Bill Sallak

percussion • research • creation

The latest batch

These six models are the latest ones I've made, with Bach performance specifically in mind. They're all built from Encore or Malletech cores (available from your favorite percussion mail-order retailer) and latex tubing (I get mine from McMaster-Carr). I wrapped them with Paton's Lace 2-Ply yarn (from JoAnn Fabric and Craft or similar stores), which is mostly synthetic but has a brushed finish that really keeps contact noise at bay.

These six mallets come in at two distinct weight points: the three models on the left are all equal in weight and medium-heavy-ish for depth of tone, while the three on the right are a step lighter for maneuverability and clarity when playing faster movements or executing quick ornaments. They're all wrapped at a fairly consistent, medium tension (I wanted the yarn to have some compressibility so that any of the six mallets could play quietly without being overly "knock-y"), and the only different between any models at a single weight point is their core. All of the cores are 1 1/8" rubber, and all of the overlays are 1" slices of latex tubing. The names are only suggestions of character—as with any mallets, you don't reach for the Allemande sticks just because you're playing an allemande. From left to right:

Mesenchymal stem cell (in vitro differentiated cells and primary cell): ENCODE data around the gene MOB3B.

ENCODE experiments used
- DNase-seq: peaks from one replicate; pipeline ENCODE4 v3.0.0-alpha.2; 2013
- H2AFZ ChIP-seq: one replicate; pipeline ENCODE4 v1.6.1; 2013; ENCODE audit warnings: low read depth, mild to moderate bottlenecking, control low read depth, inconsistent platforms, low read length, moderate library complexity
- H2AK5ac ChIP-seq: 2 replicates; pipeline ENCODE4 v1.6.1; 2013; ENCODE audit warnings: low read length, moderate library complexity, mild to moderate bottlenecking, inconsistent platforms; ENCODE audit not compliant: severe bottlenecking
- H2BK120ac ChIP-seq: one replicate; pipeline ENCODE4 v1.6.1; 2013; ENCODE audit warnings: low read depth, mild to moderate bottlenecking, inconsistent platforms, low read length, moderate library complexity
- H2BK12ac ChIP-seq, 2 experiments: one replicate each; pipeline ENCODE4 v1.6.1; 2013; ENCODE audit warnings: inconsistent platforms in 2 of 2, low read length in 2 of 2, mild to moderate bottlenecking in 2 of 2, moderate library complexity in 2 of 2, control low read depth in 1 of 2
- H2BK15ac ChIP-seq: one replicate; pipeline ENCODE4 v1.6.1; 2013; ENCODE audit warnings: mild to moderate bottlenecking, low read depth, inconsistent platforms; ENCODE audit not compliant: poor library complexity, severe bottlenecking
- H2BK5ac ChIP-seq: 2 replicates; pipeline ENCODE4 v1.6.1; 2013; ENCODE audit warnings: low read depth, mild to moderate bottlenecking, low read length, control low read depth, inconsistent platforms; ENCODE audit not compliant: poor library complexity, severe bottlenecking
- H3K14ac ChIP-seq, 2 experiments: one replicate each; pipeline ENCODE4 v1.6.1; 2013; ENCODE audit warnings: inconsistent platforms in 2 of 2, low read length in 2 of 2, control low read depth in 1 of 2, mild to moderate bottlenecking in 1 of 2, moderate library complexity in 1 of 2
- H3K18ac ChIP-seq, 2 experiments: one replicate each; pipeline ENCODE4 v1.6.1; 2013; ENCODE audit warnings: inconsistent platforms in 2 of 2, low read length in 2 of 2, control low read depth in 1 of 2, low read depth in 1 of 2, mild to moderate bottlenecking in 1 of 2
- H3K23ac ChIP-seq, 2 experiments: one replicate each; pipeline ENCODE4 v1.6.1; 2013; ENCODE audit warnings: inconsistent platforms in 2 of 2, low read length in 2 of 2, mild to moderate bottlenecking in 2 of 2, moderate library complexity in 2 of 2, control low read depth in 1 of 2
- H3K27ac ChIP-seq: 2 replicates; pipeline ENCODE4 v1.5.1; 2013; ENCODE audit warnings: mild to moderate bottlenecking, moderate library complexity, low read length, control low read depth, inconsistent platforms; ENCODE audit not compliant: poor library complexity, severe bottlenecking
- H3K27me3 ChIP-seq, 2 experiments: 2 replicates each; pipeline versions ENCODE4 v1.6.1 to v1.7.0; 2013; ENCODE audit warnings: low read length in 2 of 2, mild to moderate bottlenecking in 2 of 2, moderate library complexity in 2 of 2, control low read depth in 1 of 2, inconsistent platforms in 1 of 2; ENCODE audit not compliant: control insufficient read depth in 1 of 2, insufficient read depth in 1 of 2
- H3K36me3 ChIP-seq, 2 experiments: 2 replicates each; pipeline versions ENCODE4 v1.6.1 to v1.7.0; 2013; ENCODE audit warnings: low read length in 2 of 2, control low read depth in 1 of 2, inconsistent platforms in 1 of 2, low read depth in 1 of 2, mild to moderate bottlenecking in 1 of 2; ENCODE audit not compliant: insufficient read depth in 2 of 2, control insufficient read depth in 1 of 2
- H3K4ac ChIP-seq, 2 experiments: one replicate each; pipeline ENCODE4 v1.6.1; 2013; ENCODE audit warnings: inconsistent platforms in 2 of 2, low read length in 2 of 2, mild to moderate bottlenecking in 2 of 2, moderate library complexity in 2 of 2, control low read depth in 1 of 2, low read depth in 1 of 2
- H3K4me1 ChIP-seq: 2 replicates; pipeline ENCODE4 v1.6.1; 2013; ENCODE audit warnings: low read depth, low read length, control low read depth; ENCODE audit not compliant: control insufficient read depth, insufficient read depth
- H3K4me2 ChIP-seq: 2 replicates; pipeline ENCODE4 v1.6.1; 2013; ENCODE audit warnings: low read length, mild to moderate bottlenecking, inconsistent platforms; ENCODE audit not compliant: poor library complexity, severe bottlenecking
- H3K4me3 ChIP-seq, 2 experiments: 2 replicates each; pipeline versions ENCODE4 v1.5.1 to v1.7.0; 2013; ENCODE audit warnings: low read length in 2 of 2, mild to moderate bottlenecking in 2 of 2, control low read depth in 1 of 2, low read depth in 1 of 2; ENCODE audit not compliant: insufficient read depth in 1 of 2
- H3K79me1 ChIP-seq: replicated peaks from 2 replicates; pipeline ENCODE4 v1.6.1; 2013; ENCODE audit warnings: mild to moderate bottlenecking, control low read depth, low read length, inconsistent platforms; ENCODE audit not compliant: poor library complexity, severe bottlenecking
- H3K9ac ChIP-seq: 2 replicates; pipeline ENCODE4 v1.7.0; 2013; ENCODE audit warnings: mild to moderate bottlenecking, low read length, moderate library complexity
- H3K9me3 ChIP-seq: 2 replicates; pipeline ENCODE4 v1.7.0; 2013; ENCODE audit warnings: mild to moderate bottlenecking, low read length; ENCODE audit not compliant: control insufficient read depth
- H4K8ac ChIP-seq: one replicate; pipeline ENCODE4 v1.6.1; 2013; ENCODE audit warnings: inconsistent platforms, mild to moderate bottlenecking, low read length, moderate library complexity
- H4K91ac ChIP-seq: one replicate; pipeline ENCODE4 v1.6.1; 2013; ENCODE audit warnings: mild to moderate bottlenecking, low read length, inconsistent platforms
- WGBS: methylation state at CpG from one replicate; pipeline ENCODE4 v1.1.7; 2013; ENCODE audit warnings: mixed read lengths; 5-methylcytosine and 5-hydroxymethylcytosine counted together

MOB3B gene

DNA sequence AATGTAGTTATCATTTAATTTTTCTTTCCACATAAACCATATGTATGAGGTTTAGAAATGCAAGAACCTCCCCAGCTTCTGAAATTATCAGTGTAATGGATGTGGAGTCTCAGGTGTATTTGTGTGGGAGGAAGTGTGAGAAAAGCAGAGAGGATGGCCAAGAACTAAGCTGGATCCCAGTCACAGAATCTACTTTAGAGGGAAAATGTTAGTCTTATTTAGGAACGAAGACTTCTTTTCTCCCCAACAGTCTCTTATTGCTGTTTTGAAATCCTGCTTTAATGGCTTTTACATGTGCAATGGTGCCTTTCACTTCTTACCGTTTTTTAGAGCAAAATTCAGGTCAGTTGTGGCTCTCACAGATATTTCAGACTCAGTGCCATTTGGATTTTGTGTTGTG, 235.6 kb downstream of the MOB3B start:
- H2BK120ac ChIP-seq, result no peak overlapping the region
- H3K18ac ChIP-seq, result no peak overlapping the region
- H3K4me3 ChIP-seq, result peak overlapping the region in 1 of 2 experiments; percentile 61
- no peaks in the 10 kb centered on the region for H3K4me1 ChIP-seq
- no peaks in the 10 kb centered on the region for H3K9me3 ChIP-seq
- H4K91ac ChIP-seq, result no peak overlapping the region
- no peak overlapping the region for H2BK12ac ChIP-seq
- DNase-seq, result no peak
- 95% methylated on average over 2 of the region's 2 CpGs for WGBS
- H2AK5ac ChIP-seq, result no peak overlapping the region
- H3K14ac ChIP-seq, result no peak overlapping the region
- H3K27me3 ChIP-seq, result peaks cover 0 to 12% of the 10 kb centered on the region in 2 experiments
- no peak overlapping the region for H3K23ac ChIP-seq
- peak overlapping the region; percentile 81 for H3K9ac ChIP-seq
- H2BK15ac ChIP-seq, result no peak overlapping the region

• The "Sarabande" (no trim stitching) is an Encore 413B with an overlay of 1/8" latex tubing. Because it's the soft all the way down to the core, the response is consistently dark and warm throughout the dynamic range, but the "normal-sized" mallet head helps keep some definition for trills, etc.

• The "Allemande" (orange trim) is the same as the Sarabande, but built from an Encore 412B. Big, rich tone, with a rounded but well-defined attack on each note, and just a hint of brightening as velocity increases.

• The "Gavotte" (brown trim) is the same as the previous two, but the core is an Encore 411B. Same weight and depth of tone, but with even more articulation for music that is both grounded and fairly note-dense.

• The "Menuet" mallet (green trim) is where things change up a bit—it's built from a Malletech NR13B with an overlay of 1/16" latex tubing. The thinner overlay lightens the mallet, while the medium core keeps excess brightness in check. It's sort of the inverse of the Gavotte mallet: where the Gavotte ensures articulation without giving up weight, the Menuet ensures warmth without giving up maneuverability.

• The "Corrente" (red trim) is the same as the Menuet, but built from an Encore 412B. Sixteenth-note runs come out with a shade greater clarity and brightness than the Menuet.

• The "Gigue" (gray trim) has the same construction as the Menuet and Corrente, built from an Encore 411B. We've all played in very reverberant halls; we've all needed this stick at some point. The rubber core and thin layer of latex keeps the mallet bright without being harsh, and the yarn still has enough cushion that soft notes aren't unpleasantly pointed.

If a still harder mallet is needed, you can (and at times I have) wrapped a 411B with no overlay—just a hard rubber core and yarn. The result falls into a category I think of as NBN (Nasty But [sometimes] Necessary).

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